After giving their sworn statements, each brother allegedly got married to a United States citizen, who filed I-130 visa petitions shortly before the final removal hearing got started. Because the petitions remained pending by the time the hearing rolled around, the brothers asked for a continuance so their petitions could be adjudicated and that they could apply to adjust their status to that of a lawful permanent resident. The IJ (Jenni L. Giambastiani) denied the request and ordered the brothers removed, explaining that there was no sense waiting because the brothers' asylum applications would surely be denied. She began by noting the dearth of evidence presented by the brothers. Although their "wives" were present in court, the brothers offered no documentary evidence-not even a copy of a marriage certificate-to show that they had in fact married, that the nuptials were entered into in good faith (i.e., not for the purpose of procuring immigration benefits), or that they would be eligible to adjust their status if the petitions were granted. Based on this lack of evidence, the IJ was not satisfied that the brothers were statutorily eligible to adjust their status. See 8 U.S.C. § 1255(e). The IJ went on to conclude that even if the brothers were eligible to adjust their status, she would deny their applications as a matter of discretion because they had all lied to her, and Imad lied to the asylum officer during his interview. She acknowledged that the brothers were young (and probably under the thumb of their father) when the fraud first occurred, but she noted that each helped to perpetuate the fraud throughout the removal proceedings by claiming that they were Indian citizens and that their last name was Malik. And "young," of course, is a relative term. Being over 16-and eligible for a driver's license-is quite different than being 10.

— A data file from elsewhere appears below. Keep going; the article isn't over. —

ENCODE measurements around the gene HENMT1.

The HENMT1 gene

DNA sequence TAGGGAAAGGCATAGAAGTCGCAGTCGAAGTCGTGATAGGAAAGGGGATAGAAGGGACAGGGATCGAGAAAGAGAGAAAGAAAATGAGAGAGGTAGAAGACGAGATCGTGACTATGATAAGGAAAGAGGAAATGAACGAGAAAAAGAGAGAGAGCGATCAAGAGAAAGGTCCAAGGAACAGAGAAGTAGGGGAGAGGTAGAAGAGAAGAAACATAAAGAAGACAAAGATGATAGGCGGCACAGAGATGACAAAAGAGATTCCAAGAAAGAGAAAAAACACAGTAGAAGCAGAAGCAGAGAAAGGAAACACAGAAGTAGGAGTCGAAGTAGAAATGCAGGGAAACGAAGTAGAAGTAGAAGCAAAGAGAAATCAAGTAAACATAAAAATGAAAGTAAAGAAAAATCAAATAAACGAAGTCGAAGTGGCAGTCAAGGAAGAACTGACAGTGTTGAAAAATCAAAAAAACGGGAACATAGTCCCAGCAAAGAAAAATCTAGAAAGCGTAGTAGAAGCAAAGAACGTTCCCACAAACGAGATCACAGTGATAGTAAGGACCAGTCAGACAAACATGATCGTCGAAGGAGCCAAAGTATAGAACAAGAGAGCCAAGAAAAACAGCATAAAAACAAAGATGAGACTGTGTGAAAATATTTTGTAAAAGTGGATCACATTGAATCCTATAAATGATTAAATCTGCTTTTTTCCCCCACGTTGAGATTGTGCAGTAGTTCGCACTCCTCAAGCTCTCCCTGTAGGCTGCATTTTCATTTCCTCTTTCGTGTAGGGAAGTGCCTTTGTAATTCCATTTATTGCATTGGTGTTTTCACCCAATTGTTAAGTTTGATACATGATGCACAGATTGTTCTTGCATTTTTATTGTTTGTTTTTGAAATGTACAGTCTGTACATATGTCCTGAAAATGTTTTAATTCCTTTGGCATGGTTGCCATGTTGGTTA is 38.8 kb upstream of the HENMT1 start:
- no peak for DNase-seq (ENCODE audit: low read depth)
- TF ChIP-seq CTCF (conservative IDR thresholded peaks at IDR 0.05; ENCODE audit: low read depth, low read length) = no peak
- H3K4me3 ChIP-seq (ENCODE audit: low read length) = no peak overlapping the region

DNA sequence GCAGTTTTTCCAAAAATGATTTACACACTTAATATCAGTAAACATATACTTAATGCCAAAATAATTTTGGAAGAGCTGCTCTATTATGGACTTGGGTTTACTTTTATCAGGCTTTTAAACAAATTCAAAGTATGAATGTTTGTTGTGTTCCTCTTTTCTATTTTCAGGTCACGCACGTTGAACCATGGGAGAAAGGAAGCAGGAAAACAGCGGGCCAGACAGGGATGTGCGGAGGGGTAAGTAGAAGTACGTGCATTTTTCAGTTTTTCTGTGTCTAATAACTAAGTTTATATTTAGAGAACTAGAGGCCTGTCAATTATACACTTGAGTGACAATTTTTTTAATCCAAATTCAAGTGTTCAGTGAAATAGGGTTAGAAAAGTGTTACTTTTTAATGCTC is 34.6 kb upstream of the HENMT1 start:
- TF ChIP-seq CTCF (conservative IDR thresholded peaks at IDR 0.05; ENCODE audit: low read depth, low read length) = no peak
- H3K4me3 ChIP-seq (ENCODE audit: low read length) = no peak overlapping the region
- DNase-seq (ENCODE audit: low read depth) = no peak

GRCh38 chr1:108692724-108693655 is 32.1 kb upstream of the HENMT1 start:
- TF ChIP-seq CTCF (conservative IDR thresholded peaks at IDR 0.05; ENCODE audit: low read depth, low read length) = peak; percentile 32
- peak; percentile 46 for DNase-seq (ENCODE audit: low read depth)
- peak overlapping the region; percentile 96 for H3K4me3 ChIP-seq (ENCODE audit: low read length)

The brothers appealed the IJ's decision and the BIA affirmed. Like the IJ, the BIA acknowledged that the brothers were young when the fraud occurred but concluded that they were old enough to know better and to be held accountable for their actions. Compare Singh v. Gonzales, 451 F.3d 400, 403, 409 (6th Cir. 2006) (refusing to impute fraud of parents to their 5-year-old child).